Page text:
Even before The Last Shadow Puppets released their exacting self-titled debut in April 2008, the distinct well-tailored and trimmed style which evoked flashbacks to a time just before love was free has been engulfing our country’s emerging musicians.
From The Draytones to The Pipettes, the exciting stylisations that become ever more pronounced seem to destined to continue to strike a chord with today’s music loving generation.
And on Friday 14 August, Manchester’s iconic Night & Day Café will invite two of the country’s finest new acts – The Voyeurs and The Watchmakers – both of whom are as equally unique as the generation, but brought together by their love a good pinstripe suit.
Quenched Music caught up with The Watchmakers before their upcoming show to discuss the hidden undertones to their music, the day they trended on Twitter and why a Macedonian wanted to become a watchmaker.
Since you began performing under the guise of The Watchmakers how have you seen the music you have made develop? And how do you feel Manchester’s music scene has changed in that time?
“We started off with a very retro sound reminiscent of classic 60’s Psych bands. On our records the more traditional 60’s sounds will still be a huge part of our music, but we realised the only way to grow the band was by being a great live band, and that means we had to try and stand out and do something a bit different. Ad (our guitarist) started experimenting with bigger sounds using an e-bow and more delay and reverse guitar effects and we started to write songs with more driving baselines and grooves to try and grab people’s attention when playing live. A lot of the DNA from the 60’s inspired music is still at the route of most songs I write but they have taken on a new energy and power live over the last 18 months. When Andy joined the band on Bass in April 13, that also helped us progress as a live band and we’re constantly looking for new ways to stand out both live and when recording.
“I think the Current Manc music scene is looking really healthy compared to 3 years ago. There are loads of excellent bands around at the moment with their own kind of sound – Purple Heart Parade, The Underground Youth, Pins, Money etc.
Some bands have struggled to move their music to a geographically wider audience in the past. Curse that North/South divide. But how as a group do you aim to build on the momentum that is currently swinging behind yourselves? Or are you bothered about people from across the country hearing your music?
“Yeah of course. You want to reach as big an audience as possible. We recently had our vinyl’s out in record shops as far away as Berlin and Japan which is pretty cool. In terms of gigging it is quite hard work sometimes to get a decent show out of town, but having some momentum and following online definitely helps build the profile of the band. We’ve played London twice over the last year and both times the reception has been fantastic. The aim is to have another release out towards the end of this year or early next year and to use that platform to play throughout the UK and hopefully some shows in Europe too.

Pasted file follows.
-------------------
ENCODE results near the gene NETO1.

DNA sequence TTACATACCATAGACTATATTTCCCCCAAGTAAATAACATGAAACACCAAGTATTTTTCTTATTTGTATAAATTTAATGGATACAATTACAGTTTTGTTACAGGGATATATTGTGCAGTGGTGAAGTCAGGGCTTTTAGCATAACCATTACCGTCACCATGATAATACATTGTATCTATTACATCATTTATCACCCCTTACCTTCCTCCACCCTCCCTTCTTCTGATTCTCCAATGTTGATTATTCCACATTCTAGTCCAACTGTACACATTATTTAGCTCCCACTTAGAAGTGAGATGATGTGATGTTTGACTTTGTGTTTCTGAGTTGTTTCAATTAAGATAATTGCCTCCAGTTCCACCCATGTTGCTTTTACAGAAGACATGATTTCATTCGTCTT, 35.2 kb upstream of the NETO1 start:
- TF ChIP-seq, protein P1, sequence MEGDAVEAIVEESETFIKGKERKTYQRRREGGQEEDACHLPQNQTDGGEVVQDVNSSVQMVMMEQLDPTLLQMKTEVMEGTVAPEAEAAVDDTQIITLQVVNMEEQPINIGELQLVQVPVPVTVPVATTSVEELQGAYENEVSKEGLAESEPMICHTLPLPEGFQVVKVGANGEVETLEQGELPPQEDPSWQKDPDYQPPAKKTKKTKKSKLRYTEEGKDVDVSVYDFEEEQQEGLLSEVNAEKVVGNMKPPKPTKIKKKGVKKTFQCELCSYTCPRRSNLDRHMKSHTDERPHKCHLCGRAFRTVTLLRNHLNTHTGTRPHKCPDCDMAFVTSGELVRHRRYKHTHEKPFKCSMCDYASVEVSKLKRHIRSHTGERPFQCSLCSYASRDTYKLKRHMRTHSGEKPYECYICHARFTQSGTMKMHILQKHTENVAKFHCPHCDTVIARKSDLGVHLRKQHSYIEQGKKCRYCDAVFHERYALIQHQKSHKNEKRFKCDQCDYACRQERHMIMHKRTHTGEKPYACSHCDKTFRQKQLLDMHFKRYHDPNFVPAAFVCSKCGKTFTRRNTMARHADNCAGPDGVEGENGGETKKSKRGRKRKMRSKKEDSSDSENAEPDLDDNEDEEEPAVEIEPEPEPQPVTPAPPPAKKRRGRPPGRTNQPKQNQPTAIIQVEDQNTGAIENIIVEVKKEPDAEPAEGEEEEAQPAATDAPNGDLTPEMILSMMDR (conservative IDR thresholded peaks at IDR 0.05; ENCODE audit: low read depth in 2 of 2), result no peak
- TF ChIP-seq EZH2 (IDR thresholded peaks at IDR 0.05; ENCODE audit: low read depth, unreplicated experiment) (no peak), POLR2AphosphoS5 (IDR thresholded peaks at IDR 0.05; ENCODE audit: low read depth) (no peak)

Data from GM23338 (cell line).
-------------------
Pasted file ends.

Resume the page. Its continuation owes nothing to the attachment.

I am a massive fan on your track ‘Illumination’. It feels like a cauldron of wonderful fuzzing Northern ideas delivered in typically psychedelic fashion yet sounds completely originally. What was the inspiration behind that track?
“I’d been listening to bands like Hookworms and The Time & Space Machine at the time and just started writing around a really simple driving drum beat and then layered it with synth drones and built the song around that vibe. The vocal melody for the verses came before any of the guitar parts or chord changes etc. The chorus was previously part of another song that was much more mellow like something off Urban Hymns by The Verve, but it seemed to flow naturally out of the verses and sound really uplifting. When I take ideas to the band they take on a greater energy, bigger sound and raw power – so when you add Ian’s driving motorik rhythm and Adam’s genius guitar work it become The Watchmakers. Lyrically I guess it’s about trying to break away from what the world tells you to be.
A few months back there was a massive, well-known campaign to save Night & Day Café. I think everyone who was everyone backed them to stay open. Are you happy to be able to play there still and where does it rate among the other venues you have played?
“Yeah, we ended up trending on twitter for the first time when we Tweeted ‘Save Night & Day’ a few months ago – it went mental with retweets and everyone was getting behind the campaign which was great to see! It’s an iconic Venue and somewhere that’s known all over the world. I’ve seen some great bands there as a punter so to play on that same stage is pretty surreal and special. I hope all that nonsense gets resolved soon as the Manchester I know is built on Music and the whole creative hub within the Northern Quarter probably wouldn’t have existed without places like Night & Day, Dry Bar et al leading the way.
And finally, given you have been playing for three years, what’s your most comically memorable moment that has occurred within The Watchmakers?
“It’s difficult to think of many that are printable or stories that aren’t just us laughing at each other!
A couple of years ago we put an advert out looking for creative types to help make a music video and/or live visuals for us on Gumtree. We had a very amusing reply from some chap called ‘Erdal’ who was from Macedonia. He basically wrote us a massive letter in broken English explaining how he had studied watchmaking for 15-20 years and could work with all types of watches – mechanical, electrical and even clocks – and he went on to tell us how he would love the opportunity to work for our company and be part of our Watchmaking team! I guess that’s proper Horology!”
For ticket information visit Night & Day Cafe’s website at http://www.nightnday.org/
Words by Clive K Hammond